How to cite your designer on your book cover, and why you should

I’m still a little self-conscious when it comes to adding “cover design by Derek Murphy” on the back of my book cover designs. It feels like I’m installing secret spyware. I rarely recommend it, as it seems so self-serving, and yet it’s my responsibility to help authors get their book covers as professional as possible. Pick up almost any traditionally published book and it will have the cover designer’s name on the back, somewhere on the bottom in small text.

It’s almost always a name rather than a company; probably because it sounds more personal, like an artist, rather than faceless, like a cookie-cutter corporate grind out. So I would write “Cover Design by Derek Murphy” rather than “Cover Design by Creativindie”. No website or url is necessary – urls are overrated these days; it’s much faster to just go google my name than type in the link.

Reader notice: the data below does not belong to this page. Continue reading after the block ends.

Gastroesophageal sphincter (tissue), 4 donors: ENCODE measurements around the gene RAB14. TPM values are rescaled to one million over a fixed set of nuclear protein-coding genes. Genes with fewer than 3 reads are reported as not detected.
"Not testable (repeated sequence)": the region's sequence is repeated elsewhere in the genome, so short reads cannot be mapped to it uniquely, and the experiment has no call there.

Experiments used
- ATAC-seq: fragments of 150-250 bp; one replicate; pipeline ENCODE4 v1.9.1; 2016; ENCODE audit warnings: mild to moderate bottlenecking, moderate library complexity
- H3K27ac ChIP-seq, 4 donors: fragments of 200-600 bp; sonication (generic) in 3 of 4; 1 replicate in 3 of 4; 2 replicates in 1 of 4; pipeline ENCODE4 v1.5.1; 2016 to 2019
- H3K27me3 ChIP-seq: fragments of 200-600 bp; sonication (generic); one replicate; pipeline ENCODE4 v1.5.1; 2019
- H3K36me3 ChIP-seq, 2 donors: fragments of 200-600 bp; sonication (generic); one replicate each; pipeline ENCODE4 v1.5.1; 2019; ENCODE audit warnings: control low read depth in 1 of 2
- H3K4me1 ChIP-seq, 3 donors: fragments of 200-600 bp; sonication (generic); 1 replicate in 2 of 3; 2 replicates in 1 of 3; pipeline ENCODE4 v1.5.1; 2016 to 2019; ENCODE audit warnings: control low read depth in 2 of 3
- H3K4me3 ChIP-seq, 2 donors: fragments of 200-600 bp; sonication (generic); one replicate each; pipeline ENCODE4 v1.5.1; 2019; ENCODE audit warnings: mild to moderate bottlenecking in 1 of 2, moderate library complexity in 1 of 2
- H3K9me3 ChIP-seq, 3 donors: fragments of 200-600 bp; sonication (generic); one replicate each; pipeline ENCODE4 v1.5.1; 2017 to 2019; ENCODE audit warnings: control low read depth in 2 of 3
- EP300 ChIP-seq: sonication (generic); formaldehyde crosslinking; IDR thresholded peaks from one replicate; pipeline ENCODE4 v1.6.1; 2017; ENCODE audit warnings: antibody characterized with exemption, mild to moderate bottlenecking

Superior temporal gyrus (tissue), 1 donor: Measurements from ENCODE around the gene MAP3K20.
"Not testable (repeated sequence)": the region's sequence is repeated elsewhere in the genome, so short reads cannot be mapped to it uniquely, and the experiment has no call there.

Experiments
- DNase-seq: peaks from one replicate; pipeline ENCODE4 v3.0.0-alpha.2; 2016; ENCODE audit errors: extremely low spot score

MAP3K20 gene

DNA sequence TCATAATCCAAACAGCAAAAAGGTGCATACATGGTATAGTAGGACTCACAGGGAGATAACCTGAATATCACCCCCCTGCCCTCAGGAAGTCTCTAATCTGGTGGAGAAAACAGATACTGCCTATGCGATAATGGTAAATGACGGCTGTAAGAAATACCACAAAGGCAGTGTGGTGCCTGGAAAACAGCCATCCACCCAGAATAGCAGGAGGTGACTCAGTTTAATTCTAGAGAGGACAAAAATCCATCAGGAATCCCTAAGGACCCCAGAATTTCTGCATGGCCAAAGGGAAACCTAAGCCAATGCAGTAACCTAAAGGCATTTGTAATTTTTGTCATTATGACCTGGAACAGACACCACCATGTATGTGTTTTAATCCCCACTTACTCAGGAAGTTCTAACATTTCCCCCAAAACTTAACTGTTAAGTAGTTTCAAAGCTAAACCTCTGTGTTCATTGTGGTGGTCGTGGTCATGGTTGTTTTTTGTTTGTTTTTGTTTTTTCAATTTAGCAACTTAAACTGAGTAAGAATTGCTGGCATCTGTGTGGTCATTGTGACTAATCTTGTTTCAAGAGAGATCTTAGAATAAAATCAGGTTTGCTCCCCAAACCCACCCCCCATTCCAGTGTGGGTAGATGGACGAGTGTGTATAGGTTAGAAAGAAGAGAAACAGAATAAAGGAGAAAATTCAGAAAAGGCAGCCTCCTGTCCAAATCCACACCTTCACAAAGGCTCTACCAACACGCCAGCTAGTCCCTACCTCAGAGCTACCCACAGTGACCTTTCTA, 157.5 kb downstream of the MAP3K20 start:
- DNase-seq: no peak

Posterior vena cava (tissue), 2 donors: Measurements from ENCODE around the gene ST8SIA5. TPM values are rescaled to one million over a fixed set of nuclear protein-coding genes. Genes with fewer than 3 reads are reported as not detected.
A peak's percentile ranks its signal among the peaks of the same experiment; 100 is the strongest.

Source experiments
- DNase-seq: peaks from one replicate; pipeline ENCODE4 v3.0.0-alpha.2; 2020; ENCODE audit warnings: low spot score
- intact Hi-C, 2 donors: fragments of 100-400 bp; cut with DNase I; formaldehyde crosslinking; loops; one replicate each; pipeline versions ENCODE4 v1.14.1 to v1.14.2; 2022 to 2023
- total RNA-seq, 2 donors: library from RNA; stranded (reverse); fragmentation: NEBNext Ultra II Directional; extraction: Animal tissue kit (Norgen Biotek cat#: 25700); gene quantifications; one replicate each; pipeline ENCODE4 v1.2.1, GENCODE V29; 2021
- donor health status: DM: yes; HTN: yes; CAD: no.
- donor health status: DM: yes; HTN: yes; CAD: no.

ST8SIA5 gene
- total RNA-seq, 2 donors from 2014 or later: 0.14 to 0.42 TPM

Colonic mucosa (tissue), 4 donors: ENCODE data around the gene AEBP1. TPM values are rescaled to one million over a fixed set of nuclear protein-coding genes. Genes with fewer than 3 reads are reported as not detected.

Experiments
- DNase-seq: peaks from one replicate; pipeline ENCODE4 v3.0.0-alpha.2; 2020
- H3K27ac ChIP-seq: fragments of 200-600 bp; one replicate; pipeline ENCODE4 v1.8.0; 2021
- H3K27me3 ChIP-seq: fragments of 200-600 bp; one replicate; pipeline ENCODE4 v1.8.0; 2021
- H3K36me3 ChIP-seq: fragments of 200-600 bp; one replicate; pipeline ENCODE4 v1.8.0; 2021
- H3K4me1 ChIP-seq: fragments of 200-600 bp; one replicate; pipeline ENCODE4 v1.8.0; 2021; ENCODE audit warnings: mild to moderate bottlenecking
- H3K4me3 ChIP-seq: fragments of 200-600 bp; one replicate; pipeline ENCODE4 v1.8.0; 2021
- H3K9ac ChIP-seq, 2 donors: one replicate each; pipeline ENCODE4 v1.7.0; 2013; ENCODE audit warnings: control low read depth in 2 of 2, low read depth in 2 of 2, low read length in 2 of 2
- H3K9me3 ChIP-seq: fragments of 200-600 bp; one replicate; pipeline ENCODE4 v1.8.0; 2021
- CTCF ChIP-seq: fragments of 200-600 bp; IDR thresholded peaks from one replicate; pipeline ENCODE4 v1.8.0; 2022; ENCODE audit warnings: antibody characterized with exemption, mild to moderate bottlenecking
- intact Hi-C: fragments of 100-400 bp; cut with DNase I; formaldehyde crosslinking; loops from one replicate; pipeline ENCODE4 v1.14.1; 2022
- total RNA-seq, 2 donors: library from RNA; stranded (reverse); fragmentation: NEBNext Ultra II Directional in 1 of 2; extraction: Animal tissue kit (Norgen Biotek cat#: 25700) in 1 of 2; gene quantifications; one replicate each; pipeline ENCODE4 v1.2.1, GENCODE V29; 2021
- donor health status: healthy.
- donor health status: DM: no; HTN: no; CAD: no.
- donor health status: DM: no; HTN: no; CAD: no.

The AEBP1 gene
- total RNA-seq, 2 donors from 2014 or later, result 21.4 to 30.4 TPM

What if I designed my own book cover?

There’s two ways to go about indie publishing. One is to hide it: so then you’d want to ‘fake’ your publisher imprint, book cover designer, etc by either A) not listing it at all or B) making up fake names and companies to make you look big. This can work well, as most people won’t notice and it does help overcome the self-publishing stigma. But it can also back fire, when someone does some digging and it looks like you’re dishonest.

The 2nd way is to embrace it. You wrote your own book AND designed the cover? Wow, cool. Go ahead and say so. As an indie author, you can do whatever you want. Although, if you take this route, you better make sure your cover is awesome. Otherwise they’ll say “it’s a shame they didn’t spring for a better cover…”